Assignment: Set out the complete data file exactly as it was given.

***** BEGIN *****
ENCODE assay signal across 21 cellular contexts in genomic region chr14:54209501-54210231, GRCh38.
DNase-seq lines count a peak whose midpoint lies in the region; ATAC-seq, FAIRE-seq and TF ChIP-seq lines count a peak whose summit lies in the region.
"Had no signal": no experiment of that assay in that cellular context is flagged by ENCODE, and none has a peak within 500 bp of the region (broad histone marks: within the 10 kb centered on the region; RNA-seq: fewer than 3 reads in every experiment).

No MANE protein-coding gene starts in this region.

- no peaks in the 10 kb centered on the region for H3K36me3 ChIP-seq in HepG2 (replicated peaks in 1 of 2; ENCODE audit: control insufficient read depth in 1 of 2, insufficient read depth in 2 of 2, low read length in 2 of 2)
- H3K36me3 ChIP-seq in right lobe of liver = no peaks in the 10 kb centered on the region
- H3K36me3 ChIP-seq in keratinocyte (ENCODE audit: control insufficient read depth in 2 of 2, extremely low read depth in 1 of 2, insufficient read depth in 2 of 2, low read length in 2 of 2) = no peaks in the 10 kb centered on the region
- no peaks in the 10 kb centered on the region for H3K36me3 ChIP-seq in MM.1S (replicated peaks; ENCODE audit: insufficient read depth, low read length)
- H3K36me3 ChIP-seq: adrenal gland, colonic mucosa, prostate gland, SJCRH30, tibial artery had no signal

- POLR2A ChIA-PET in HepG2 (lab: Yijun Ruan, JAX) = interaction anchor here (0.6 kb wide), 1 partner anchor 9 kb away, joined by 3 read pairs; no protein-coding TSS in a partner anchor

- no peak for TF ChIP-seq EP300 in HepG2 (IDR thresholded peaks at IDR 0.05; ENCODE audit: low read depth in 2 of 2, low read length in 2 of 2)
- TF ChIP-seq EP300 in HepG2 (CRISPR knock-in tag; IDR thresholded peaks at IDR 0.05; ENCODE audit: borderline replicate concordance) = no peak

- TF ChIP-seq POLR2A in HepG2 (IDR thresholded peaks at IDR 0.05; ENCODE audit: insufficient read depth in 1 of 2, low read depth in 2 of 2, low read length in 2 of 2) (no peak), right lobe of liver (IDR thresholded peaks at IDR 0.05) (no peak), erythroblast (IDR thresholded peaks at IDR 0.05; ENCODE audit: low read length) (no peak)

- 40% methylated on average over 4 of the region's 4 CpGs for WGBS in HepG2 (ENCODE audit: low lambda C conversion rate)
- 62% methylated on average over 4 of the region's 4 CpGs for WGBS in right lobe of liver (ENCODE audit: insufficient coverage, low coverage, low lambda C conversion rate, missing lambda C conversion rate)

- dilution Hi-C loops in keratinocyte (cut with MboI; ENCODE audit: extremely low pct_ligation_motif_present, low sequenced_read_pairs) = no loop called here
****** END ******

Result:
ENCODE assay signal across 21 cellular contexts in genomic region chr14:54209501-54210231, GRCh38.
DNase-seq lines count a peak whose midpoint lies in the region; ATAC-seq, FAIRE-seq and TF ChIP-seq lines count a peak whose summit lies in the region.
"Had no signal": no experiment of that assay in that cellular context is flagged by ENCODE, and none has a peak within 500 bp of the region (broad histone marks: within the 10 kb centered on the region; RNA-seq: fewer than 3 reads in every experiment).

No MANE protein-coding gene starts in this region.

- no peaks in the 10 kb centered on the region for H3K36me3 ChIP-seq in HepG2 (replicated peaks in 1 of 2; ENCODE audit: control insufficient read depth in 1 of 2, insufficient read depth in 2 of 2, low read length in 2 of 2)
- H3K36me3 ChIP-seq in right lobe of liver = no peaks in the 10 kb centered on the region
- H3K36me3 ChIP-seq in keratinocyte (ENCODE audit: control insufficient read depth in 2 of 2, extremely low read depth in 1 of 2, insufficient read depth in 2 of 2, low read length in 2 of 2) = no peaks in the 10 kb centered on the region
- no peaks in the 10 kb centered on the region for H3K36me3 ChIP-seq in MM.1S (replicated peaks; ENCODE audit: insufficient read depth, low read length)
- H3K36me3 ChIP-seq: adrenal gland, colonic mucosa, prostate gland, SJCRH30, tibial artery had no signal

- POLR2A ChIA-PET in HepG2 (lab: Yijun Ruan, JAX) = interaction anchor here (0.6 kb wide), 1 partner anchor 9 kb away, joined by 3 read pairs; no protein-coding TSS in a partner anchor

- no peak for TF ChIP-seq EP300 in HepG2 (IDR thresholded peaks at IDR 0.05; ENCODE audit: low read depth in 2 of 2, low read length in 2 of 2)
- TF ChIP-seq EP300 in HepG2 (CRISPR knock-in tag; IDR thresholded peaks at IDR 0.05; ENCODE audit: borderline replicate concordance) = no peak

- TF ChIP-seq POLR2A in HepG2 (IDR thresholded peaks at IDR 0.05; ENCODE audit: insufficient read depth in 1 of 2, low read depth in 2 of 2, low read length in 2 of 2) (no peak), right lobe of liver (IDR thresholded peaks at IDR 0.05) (no peak), erythroblast (IDR thresholded peaks at IDR 0.05; ENCODE audit: low read length) (no peak)

- 40% methylated on average over 4 of the region's 4 CpGs for WGBS in HepG2 (ENCODE audit: low lambda C conversion rate)
- 62% methylated on average over 4 of the region's 4 CpGs for WGBS in right lobe of liver (ENCODE audit: insufficient coverage, low coverage, low lambda C conversion rate, missing lambda C conversion rate)

- dilution Hi-C loops in keratinocyte (cut with MboI; ENCODE audit: extremely low pct_ligation_motif_present, low sequenced_read_pairs) = no loop called here